Thoreau says, "Most men live lives of quiet desperation." I first heard that in high school. I thought it beautiful and sad, and completely untrue. Through high school, through college, through much of my 20s, I couldn't even imagine that kind of mindset: There was too much that was lovely and exciting and unexpected about the world. Three years ago I was flipping through an old notebook, found that quote and realized it was me.
I get hung up on semantics. I love definitions. I can't feel something unless I have the word for it. When I'm in a mood I can't define, I panic. But this was a definition I didn't want. And this, I figured, was a sign things weren't working out. When had I become this person?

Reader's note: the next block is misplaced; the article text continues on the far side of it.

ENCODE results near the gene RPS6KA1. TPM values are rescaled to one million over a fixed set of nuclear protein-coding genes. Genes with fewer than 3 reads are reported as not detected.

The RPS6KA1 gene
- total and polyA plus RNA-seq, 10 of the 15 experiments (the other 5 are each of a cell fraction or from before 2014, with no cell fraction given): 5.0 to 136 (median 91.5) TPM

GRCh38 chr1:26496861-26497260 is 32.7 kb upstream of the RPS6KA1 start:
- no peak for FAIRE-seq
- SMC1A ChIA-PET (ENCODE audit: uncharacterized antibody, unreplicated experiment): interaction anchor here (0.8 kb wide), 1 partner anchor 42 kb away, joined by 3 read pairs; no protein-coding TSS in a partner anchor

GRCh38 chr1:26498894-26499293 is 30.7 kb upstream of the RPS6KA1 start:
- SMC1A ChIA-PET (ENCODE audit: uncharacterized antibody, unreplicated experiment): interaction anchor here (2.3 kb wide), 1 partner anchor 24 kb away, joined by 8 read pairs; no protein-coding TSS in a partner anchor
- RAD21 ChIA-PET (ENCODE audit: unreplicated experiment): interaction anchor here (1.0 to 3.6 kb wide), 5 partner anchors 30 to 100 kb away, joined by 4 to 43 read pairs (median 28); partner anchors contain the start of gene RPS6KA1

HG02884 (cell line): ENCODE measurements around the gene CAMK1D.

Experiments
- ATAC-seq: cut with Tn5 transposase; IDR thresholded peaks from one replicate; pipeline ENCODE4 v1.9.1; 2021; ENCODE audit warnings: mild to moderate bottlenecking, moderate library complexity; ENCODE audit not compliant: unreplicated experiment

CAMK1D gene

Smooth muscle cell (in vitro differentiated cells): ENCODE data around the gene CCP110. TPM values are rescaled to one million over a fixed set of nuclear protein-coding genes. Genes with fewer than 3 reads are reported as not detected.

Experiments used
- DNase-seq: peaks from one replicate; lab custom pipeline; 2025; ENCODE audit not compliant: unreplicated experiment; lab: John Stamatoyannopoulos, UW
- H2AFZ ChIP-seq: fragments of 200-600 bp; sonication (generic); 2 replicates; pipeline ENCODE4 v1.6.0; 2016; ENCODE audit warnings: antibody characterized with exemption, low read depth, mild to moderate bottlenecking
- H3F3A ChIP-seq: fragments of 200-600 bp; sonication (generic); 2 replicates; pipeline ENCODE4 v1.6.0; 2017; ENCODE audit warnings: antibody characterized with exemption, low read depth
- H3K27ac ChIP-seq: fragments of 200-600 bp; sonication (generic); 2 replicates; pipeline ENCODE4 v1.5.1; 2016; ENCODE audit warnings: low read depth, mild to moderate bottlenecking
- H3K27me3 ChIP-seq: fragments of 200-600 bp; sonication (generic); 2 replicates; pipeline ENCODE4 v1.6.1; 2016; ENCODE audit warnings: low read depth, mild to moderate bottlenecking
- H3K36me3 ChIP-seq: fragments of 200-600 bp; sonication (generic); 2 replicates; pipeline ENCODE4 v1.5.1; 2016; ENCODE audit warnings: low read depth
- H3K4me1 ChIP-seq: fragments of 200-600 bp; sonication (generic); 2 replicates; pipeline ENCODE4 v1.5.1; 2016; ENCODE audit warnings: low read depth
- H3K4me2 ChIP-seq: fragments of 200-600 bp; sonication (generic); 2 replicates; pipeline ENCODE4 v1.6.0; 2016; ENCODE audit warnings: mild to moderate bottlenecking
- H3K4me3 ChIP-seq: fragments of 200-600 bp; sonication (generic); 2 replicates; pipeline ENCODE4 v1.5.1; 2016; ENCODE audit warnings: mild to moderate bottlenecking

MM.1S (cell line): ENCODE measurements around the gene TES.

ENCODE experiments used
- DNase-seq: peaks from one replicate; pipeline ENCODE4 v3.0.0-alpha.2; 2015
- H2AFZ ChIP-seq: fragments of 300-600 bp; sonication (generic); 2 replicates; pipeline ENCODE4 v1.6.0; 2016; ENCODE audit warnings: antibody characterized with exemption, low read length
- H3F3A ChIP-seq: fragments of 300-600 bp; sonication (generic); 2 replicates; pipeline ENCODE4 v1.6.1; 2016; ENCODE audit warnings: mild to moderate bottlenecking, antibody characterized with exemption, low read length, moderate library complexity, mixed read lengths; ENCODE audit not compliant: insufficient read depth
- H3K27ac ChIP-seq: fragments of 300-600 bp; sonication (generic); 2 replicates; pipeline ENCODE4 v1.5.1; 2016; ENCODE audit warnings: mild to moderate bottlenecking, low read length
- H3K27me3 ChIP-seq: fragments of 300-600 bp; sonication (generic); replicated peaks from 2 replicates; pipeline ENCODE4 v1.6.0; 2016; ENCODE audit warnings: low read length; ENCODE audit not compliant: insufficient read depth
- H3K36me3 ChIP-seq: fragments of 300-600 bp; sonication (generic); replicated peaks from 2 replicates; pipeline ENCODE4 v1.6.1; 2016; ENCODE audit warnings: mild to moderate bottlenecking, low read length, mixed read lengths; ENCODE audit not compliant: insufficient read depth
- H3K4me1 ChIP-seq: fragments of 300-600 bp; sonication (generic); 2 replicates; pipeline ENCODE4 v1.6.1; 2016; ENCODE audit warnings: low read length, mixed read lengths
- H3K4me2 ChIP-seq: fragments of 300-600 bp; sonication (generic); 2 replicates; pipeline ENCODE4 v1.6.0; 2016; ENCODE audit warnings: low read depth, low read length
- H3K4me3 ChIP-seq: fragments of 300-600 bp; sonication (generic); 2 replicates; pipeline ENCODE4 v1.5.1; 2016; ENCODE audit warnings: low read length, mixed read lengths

It's been about a year now since my ex left and as I take stock of my day-to-day, I'm not feeling that anymore. There have been some white nights, some wake-up-in-a-cold-sweat at 3 a.m., evenings curled on the couch holding onto a pillow for dear life as I concentrate on merely breathing, merely getting through the next minute, the next hour, the next day. But those nights are fewer and fewer as I find that happiness, that bounce, that look-around-at-this-world-that-is-so-beautiful is back - and it's returning more consistently each day.
I loved my husband. I'll never regret marrying him. But, without him, I'm whole. Without him, I'm happy.